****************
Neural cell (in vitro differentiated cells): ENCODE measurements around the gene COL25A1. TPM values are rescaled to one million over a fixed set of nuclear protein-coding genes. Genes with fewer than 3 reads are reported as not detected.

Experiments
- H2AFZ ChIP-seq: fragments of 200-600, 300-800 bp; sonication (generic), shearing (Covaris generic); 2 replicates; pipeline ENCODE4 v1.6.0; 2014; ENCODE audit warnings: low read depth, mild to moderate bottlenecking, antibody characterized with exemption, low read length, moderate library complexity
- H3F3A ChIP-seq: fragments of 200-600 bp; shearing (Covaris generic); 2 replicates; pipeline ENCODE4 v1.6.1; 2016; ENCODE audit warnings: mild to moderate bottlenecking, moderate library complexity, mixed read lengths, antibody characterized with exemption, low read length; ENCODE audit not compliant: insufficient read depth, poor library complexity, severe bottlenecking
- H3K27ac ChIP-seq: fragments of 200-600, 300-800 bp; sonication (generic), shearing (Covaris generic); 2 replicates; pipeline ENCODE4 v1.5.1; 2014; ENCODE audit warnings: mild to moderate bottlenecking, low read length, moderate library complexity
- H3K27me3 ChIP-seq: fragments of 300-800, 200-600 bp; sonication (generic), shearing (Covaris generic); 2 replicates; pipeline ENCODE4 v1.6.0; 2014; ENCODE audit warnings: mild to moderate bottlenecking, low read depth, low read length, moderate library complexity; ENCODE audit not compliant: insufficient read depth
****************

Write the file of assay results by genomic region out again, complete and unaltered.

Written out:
Neural cell (in vitro differentiated cells): ENCODE measurements around the gene COL25A1. TPM values are rescaled to one million over a fixed set of nuclear protein-coding genes. Genes with fewer than 3 reads are reported as not detected.

Experiments
- H2AFZ ChIP-seq: fragments of 200-600, 300-800 bp; sonication (generic), shearing (Covaris generic); 2 replicates; pipeline ENCODE4 v1.6.0; 2014; ENCODE audit warnings: low read depth, mild to moderate bottlenecking, antibody characterized with exemption, low read length, moderate library complexity
- H3F3A ChIP-seq: fragments of 200-600 bp; shearing (Covaris generic); 2 replicates; pipeline ENCODE4 v1.6.1; 2016; ENCODE audit warnings: mild to moderate bottlenecking, moderate library complexity, mixed read lengths, antibody characterized with exemption, low read length; ENCODE audit not compliant: insufficient read depth, poor library complexity, severe bottlenecking
- H3K27ac ChIP-seq: fragments of 200-600, 300-800 bp; sonication (generic), shearing (Covaris generic); 2 replicates; pipeline ENCODE4 v1.5.1; 2014; ENCODE audit warnings: mild to moderate bottlenecking, low read length, moderate library complexity
- H3K27me3 ChIP-seq: fragments of 300-800, 200-600 bp; sonication (generic), shearing (Covaris generic); 2 replicates; pipeline ENCODE4 v1.6.0; 2014; ENCODE audit warnings: mild to moderate bottlenecking, low read depth, low read length, moderate library complexity; ENCODE audit not compliant: insufficient read depth